In this HowTo i’ll explain how the Python enumerate functions works.
What is the Python enumerate function?
The Python enumerate function is a built in function that returns an enumerate object. So what is an enumerate object exactly? Well, it stores all of the data that you had in your list but puts it in to tuples that can a number followed by the item in the list. Example
Although you can’t access the tuples directly you could think of an enumerate object to just be a list of tuples:
You can also set the starting number that is added to the tuples as a separate argument to the Python enumerate function:
You can also just provide the starting number directly as an argument:
for index,lang in enumerate(languages, 1): print index, lang
When might you use the Python enumerate function?
Probably a good example of when you might use the Python enumerate function is when you are using a for loop and want to keep track of the index.
As with the examples above you could do the same thing with enumerate and achieve the same as with range. Using the Python enumerate function is arguably a bit neater. Another time you might want to use enumerate is when you want to manually move to the next tuple rather than relying on a for loop. An enumerate object can make use of the next() method to get the next tuple.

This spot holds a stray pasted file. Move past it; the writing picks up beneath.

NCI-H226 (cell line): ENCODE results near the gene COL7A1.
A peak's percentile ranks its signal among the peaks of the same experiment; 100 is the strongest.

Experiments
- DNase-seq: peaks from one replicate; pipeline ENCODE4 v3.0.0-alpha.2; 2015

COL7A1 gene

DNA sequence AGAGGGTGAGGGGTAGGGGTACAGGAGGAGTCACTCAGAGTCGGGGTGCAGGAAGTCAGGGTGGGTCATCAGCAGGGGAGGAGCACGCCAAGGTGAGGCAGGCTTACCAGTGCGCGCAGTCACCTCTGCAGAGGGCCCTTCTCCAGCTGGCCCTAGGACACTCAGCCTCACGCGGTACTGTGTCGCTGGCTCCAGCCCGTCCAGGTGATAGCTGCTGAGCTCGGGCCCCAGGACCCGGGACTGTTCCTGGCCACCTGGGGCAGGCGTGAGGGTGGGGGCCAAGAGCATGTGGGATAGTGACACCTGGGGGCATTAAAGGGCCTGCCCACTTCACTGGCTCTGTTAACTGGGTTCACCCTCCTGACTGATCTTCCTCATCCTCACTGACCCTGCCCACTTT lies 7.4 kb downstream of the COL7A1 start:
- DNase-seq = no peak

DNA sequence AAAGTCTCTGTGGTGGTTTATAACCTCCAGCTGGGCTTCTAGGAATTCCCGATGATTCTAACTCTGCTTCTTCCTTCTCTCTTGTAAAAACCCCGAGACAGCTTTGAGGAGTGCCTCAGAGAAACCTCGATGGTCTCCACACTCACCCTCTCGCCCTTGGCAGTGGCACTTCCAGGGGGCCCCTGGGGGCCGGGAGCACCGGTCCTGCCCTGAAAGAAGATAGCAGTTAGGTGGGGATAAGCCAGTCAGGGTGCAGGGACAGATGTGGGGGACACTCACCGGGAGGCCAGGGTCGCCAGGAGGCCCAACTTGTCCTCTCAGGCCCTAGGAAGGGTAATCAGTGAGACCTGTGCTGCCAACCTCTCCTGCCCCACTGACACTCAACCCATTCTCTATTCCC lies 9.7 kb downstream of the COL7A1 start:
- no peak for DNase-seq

This might be useful if you are testing the values in the tuples and only want to get the next one if a condition is met.
Whilst not amazingly different from looping through a list, using enumerate will allow you to access an index of each item. This is stored in an object however and isn’t directly accessible. You can use enumerate to add an index to an existing list when you loop through it.